The techniques outlined above are only a relatively small part of therapy for sexual dysfunctions. The therapist must keep the general relationship in mind when sexual issues are being discussed, and it often happens that the sexual problem is being maintained by conflict in the general relationship. The therapist has to remain constantly aware of the communication patterns of the couple, and make sure that they really understand each other’s stresses and pressures in life. The following vignette exemplifies this.

Vignette 1: Sharing a parenting burden

A couple presented in which the woman took all the responsibility for the teenage children and their homework. She developed a great deal of anxiety over this and was never in the mood for sex when it came to the couple’s bedtime. The therapist suggested that the husband should oversee the homework of one of the children. This freed up the wife, who was then able to fit in her evening activities as well as the other child’s homework, and was more amenable to the idea of sex in the late evening.

Sometimes an extended family member monopolises one partner’s time. In general, the advice in these circumstances is for the couple to put their own relationship first and the family second. The same principles apply across the whole gamut of competing interests, such as late drinks sessions after work, separate social activities outside the home, voluntary work and sporting interests. The problem can also arise when partners spend excessive time on the internet or telephone. The advice generally is for the ‘absent’ partner to ask the other whether this spending time on their own pursuits is affecting their sexual relationship. In many cases, they find that their partner is less keen on sex than they had thought.

Vignette 2: Closing the bedroom door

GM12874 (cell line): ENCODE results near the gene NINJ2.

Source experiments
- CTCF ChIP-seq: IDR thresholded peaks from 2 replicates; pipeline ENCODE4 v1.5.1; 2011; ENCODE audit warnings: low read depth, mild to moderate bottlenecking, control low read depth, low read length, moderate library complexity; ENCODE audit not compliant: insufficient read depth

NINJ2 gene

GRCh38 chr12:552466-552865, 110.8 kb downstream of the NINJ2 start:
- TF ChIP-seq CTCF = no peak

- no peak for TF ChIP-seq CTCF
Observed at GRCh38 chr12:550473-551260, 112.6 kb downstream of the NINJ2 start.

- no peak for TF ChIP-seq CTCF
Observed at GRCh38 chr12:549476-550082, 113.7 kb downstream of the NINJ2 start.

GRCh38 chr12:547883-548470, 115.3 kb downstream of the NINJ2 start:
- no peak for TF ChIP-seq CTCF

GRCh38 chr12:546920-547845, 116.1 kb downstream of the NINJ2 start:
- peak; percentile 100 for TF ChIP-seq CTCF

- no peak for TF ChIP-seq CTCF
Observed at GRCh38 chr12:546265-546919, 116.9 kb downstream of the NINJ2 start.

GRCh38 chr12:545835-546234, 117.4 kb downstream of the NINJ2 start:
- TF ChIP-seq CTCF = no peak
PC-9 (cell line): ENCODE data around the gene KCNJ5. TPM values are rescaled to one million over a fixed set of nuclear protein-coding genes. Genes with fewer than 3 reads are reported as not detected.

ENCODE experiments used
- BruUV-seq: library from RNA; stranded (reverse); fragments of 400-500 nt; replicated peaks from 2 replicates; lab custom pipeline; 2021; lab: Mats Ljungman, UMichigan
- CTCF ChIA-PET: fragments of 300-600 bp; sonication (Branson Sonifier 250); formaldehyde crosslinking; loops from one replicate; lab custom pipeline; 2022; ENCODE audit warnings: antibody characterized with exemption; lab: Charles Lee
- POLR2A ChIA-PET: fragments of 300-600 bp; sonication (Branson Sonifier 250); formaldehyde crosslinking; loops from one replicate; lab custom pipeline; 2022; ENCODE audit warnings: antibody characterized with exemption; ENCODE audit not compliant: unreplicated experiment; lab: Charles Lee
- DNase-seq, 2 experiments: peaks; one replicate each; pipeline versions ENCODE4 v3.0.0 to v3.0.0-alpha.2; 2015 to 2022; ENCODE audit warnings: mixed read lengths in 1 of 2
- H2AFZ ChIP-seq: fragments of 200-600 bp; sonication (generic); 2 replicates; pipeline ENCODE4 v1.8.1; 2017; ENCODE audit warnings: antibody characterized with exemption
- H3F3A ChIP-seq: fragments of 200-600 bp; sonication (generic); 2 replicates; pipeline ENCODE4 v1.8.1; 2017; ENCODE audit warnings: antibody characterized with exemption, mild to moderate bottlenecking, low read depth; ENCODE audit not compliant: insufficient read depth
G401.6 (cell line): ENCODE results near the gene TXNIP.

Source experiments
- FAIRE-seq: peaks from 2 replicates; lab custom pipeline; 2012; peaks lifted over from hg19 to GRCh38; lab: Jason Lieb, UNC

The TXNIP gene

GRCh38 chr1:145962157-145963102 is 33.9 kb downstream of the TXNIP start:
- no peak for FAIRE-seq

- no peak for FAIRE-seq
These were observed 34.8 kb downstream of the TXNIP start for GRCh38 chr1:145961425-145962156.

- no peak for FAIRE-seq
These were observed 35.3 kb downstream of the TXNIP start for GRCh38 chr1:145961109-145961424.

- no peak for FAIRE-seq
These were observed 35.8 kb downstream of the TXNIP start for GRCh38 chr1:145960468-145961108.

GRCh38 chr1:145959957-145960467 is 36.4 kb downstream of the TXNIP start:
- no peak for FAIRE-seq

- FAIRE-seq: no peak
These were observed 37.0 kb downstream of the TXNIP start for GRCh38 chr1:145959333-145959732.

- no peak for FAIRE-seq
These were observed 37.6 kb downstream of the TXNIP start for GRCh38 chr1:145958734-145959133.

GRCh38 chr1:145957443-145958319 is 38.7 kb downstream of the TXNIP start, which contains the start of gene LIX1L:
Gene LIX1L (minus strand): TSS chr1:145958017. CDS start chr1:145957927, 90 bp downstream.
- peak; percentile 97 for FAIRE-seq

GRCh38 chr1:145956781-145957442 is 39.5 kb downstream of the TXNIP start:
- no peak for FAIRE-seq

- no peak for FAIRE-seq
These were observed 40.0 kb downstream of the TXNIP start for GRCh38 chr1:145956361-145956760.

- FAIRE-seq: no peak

An illustrative case is of a young childless couple in which the wife’s mother was in the habit of phoning the wife at 11.30 each night. The calls lasted about 40 minutes, by which time the husband had become frustrated at the lack of opportunity for sex and had gone to sleep in preparation for his busy day at work. The solution was for the wife to insist that the mother phoned an hour earlier, and for the wife to cut short the calls whenever possible without causing offence.

Different needs for frequency of sexual activity

In treating couples who disagree about the frequency of sexual activities, it is often helpful to use techniques from the behavioural systems approach to therapy (Crowe 2000). If the male partner is enthusiastic about sex but the female partner is reluctant (but still experiences pleasure when sex occurs), it may be useful to try the ‘sexual timetable’ approach. In this method, the couple are asked to work out a compromise frequency of sexual intercourse, and then to carry out a specific homework task involving planning on which days sex should occur, but also on which days it should not. In keeping to the timetable, the conflict is taken out of the question and the reluctant woman can relax on the days when sex is not planned and be prepared for the days when it is to occur. Most men find this arrangement tolerable, although they sometimes think it a little bizarre, and can usually perform on the designated days without difficulty. Once the situation is accepted by both partners, they usually find that they do not need to be as strict about enforcing the timetable but can agree without conflict roughly how often sex will take place.